They don’t come back the same.
We’re going to get another chance to go down that road. Paramount Pictures has released the second trailer for Pet Sematary, and a few items of note have come to light. It behooves us, as fans of the Stephen King universe and well-made horror films, to investigate fully. First, let’s get the facts.
Pet Sematary is a middle-of-the-road Stephen King novel first adapted to the screen in 1989. King published the novel in the early eighties, right around the time of major hits like Cujo and Christine. Paramount Pictures released the movie to a hungry fan base, disappointing most moviegoers with chintz popcorn scares and a general lack of awesomeness.
A support character, Jud Crandall, played by the enormously talented Fred Gwynne, received most of the positive attention due to his rich baritone voice and a litany of quotable lines. The movie did age well, however, and still draws attention to this day. It’s one of those movies everybody has seen, but can’t really remember a lot about, but know they didn’t haaate it. It’s the perfect ‘meh’ shoulder shrug kind of movie.
The redux, which has a scheduled release date of April 5th, doesn’t seem to have too many fresh takes on the original. Sure, Gage is now a girl, and that guy from Harry and the Hendersons (John Lithgow) is now playing Jud Crandall, and I see what appears to be some gothic ritualistic townsfolk in scary kitty masks. According to the preview, Paramount Pictures flipped the 1990’s pancake over so they could cook the 2010 side to a nice golden brown.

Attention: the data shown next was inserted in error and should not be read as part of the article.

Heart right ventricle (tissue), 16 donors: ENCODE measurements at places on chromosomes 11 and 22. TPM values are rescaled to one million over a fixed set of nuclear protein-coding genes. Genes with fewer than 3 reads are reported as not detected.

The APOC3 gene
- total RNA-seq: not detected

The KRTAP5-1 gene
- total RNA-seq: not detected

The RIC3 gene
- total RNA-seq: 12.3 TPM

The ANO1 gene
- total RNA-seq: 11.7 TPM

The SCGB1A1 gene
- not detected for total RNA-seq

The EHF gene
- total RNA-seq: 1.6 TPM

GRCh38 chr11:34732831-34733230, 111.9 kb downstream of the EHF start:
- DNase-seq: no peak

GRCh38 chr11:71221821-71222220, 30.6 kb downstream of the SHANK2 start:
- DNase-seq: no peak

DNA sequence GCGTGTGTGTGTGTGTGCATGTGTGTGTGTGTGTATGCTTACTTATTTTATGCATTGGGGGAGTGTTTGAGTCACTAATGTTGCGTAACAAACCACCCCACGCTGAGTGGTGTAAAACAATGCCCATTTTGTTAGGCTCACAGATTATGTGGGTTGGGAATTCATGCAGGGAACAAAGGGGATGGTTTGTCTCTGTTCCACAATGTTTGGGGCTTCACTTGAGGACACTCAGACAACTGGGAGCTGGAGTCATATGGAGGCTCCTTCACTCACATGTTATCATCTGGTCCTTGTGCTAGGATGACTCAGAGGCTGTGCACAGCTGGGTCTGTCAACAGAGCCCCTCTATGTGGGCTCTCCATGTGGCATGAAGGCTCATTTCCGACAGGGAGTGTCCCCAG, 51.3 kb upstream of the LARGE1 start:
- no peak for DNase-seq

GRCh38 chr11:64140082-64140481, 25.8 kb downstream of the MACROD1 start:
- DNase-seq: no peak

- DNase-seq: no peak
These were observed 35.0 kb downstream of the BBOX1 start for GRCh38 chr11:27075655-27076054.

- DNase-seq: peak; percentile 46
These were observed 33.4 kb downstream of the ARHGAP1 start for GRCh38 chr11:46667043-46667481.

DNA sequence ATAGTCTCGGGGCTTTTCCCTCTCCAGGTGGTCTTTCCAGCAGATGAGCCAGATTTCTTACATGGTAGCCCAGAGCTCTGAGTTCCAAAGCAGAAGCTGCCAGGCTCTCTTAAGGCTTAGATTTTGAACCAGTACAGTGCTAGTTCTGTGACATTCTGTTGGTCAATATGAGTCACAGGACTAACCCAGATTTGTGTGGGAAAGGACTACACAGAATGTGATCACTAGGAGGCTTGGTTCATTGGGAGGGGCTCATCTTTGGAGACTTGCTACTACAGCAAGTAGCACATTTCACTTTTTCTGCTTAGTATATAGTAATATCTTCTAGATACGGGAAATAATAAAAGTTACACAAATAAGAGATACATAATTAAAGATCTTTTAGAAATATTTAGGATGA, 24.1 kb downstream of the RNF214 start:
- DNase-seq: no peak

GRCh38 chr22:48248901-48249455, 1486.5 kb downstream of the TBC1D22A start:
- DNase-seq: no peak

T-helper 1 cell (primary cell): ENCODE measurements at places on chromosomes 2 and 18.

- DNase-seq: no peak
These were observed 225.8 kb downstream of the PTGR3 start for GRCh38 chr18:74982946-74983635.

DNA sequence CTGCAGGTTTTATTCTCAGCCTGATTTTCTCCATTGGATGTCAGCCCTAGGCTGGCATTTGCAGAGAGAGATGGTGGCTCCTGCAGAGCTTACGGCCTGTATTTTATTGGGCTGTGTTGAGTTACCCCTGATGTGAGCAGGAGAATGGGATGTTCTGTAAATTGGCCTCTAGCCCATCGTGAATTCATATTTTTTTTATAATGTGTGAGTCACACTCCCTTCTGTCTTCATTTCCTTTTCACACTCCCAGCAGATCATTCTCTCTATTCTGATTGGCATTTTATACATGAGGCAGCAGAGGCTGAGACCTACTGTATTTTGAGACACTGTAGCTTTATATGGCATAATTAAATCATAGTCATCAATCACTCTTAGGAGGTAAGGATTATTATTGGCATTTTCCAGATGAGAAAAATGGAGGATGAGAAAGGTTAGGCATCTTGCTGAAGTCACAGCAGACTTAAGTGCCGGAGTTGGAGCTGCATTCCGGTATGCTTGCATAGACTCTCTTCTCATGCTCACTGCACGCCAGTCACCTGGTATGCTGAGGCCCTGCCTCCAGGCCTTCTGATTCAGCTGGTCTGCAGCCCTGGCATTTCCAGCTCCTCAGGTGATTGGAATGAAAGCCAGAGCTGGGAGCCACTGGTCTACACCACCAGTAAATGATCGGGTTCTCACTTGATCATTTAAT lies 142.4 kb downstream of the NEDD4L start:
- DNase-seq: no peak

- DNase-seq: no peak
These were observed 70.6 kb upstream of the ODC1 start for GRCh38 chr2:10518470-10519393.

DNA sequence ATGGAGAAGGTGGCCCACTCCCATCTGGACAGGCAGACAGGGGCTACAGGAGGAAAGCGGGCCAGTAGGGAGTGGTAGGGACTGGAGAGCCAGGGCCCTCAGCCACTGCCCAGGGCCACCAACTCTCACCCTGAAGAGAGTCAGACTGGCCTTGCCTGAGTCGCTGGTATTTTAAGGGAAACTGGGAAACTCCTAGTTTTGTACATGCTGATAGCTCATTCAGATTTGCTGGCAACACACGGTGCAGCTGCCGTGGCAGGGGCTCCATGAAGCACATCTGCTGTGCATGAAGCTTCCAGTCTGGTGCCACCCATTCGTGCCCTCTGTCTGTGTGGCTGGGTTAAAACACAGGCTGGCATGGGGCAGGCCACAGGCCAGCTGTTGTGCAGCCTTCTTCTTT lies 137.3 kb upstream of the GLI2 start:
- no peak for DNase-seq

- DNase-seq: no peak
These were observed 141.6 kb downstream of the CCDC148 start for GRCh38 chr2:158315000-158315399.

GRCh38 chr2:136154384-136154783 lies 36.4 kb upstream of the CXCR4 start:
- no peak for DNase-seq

Too often these remakes are simply revamped with a few ‘cutting edge’ nouveau scare tactics like pagan rituals and creepy masks and not much thought is put into actually creating work that matters. I’m not saying you should expect to have a deeper understanding of the human condition after watching films in the horror genre, but certain standards must be met. This trailer is edited well and emanates a creepy vibe, but the lack of excitement can’t be overlooked. To be honest, the whole thing seems a bit tiresome.
Still, there’s some minor expectations here for success, as the 1989 movie had glimmers of greatness, and the story the King weaves is a fantastic one. I’ll most likely put myself in front of this movie for nostalgic reasons, and cross my fingers that the little things come together to make an enjoyable film.
Pet Sematary was directed by Kevin Kölsch and Dennis Widmyer (Starry Eyes) from a screenplay by Jeff Buhler (Nightflyers). It is adapted from the popular novel by Stephen King. Jason Clarke, Amy Seimetz, Jeté Laurence and Hugo & Lucas Lavoie also star.
Pet Sematary opens in theaters on April 5th.